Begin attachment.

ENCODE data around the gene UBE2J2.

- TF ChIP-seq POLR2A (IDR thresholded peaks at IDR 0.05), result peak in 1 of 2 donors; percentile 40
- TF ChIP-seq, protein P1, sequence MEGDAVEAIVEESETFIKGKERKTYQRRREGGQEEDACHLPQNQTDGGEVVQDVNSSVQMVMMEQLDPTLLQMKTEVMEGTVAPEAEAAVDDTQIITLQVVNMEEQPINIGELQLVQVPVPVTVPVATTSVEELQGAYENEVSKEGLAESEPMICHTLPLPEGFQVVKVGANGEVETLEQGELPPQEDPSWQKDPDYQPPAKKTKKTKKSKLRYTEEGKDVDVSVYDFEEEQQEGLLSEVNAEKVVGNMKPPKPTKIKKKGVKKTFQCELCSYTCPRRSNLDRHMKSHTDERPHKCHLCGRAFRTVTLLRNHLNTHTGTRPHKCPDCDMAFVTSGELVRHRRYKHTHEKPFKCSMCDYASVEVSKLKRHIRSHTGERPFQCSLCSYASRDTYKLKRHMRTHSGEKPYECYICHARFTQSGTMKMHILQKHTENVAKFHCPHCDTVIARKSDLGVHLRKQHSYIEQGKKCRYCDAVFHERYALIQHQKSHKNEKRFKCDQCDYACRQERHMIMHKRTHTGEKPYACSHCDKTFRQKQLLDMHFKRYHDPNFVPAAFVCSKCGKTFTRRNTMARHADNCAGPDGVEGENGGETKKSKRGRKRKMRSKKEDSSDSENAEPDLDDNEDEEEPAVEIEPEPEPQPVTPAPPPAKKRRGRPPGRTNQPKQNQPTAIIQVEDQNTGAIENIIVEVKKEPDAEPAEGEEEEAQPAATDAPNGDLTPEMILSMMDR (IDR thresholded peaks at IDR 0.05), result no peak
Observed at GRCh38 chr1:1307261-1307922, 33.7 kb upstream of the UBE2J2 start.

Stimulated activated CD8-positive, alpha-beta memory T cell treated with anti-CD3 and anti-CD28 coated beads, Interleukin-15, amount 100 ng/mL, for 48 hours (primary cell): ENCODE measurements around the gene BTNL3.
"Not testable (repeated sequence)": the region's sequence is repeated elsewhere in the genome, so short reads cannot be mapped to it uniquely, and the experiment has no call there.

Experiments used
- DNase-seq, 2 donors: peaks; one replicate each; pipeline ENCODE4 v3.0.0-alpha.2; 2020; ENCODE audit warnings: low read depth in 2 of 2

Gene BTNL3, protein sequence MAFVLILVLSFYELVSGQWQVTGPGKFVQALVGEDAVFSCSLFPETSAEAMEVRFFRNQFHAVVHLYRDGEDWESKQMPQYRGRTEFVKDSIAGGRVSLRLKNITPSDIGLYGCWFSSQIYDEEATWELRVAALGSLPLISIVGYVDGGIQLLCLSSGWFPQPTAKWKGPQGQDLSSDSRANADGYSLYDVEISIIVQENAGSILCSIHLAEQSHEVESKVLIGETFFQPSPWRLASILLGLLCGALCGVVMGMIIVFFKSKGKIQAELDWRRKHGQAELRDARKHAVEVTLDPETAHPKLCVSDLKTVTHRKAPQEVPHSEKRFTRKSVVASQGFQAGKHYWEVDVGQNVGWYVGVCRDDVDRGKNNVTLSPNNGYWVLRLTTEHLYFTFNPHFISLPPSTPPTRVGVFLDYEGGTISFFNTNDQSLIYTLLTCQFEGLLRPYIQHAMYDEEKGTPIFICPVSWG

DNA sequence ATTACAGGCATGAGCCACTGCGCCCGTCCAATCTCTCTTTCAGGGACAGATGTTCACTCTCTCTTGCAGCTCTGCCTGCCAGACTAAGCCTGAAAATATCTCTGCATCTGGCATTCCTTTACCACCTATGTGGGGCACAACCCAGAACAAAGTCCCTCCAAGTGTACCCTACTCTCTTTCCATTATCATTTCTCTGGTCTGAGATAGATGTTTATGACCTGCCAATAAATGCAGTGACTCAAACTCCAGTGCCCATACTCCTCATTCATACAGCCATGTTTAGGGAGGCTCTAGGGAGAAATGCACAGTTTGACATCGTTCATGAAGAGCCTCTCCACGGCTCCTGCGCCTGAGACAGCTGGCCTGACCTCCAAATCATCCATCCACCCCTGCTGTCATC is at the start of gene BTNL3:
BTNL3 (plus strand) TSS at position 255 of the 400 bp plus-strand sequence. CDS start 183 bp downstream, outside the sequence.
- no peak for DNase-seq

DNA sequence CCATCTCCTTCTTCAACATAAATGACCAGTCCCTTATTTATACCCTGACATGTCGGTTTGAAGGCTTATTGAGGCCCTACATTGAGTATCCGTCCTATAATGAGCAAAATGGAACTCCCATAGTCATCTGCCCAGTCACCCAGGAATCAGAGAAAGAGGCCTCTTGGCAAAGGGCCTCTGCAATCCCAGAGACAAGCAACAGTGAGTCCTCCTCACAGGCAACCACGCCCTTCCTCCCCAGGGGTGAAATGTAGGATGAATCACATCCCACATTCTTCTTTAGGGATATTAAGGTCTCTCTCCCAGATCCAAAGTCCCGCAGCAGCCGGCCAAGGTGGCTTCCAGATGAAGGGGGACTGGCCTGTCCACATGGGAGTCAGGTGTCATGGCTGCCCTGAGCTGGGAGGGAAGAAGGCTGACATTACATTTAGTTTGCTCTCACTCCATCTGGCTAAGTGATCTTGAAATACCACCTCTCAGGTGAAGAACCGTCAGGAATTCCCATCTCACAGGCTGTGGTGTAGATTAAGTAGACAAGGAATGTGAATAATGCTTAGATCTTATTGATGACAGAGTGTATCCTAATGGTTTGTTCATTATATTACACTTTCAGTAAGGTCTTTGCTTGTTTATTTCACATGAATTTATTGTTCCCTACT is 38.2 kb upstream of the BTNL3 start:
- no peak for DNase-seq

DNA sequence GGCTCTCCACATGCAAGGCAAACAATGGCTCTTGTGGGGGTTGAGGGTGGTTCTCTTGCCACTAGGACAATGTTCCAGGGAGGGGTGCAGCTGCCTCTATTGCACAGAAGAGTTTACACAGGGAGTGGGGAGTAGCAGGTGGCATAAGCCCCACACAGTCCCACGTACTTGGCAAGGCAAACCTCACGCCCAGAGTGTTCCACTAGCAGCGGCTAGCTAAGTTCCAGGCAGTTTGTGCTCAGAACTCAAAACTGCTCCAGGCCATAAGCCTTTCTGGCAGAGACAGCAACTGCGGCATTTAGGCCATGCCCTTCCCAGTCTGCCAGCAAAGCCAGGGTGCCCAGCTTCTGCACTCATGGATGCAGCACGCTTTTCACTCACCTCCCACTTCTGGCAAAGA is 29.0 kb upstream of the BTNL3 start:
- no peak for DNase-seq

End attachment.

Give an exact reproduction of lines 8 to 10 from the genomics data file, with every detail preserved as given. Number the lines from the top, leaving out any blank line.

- DNase-seq, 2 donors: peaks; one replicate each; pipeline ENCODE4 v3.0.0-alpha.2; 2020; ENCODE audit warnings: low read depth in 2 of 2

Gene BTNL3, protein sequence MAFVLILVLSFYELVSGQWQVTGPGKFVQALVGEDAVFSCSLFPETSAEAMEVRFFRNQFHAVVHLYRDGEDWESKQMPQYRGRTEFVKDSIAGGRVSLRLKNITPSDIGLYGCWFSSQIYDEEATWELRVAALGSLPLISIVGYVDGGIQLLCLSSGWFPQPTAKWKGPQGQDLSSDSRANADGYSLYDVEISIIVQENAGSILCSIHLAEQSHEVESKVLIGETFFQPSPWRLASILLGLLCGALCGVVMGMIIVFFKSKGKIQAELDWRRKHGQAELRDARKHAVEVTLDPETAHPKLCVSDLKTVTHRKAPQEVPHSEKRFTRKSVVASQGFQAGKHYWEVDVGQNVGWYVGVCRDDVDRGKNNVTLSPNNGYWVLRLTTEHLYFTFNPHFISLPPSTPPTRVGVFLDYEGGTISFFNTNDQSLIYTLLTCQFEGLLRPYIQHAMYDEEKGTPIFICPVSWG

DNA sequence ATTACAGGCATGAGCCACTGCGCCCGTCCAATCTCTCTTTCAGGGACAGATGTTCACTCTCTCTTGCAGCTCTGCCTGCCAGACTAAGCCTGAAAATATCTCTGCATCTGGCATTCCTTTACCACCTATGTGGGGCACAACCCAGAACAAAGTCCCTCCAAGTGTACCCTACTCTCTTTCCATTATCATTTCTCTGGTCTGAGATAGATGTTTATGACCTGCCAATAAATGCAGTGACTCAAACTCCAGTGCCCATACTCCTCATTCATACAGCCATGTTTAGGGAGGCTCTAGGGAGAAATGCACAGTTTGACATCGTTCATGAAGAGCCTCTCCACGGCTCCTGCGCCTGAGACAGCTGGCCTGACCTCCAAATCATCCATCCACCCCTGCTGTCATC is at the start of gene BTNL3: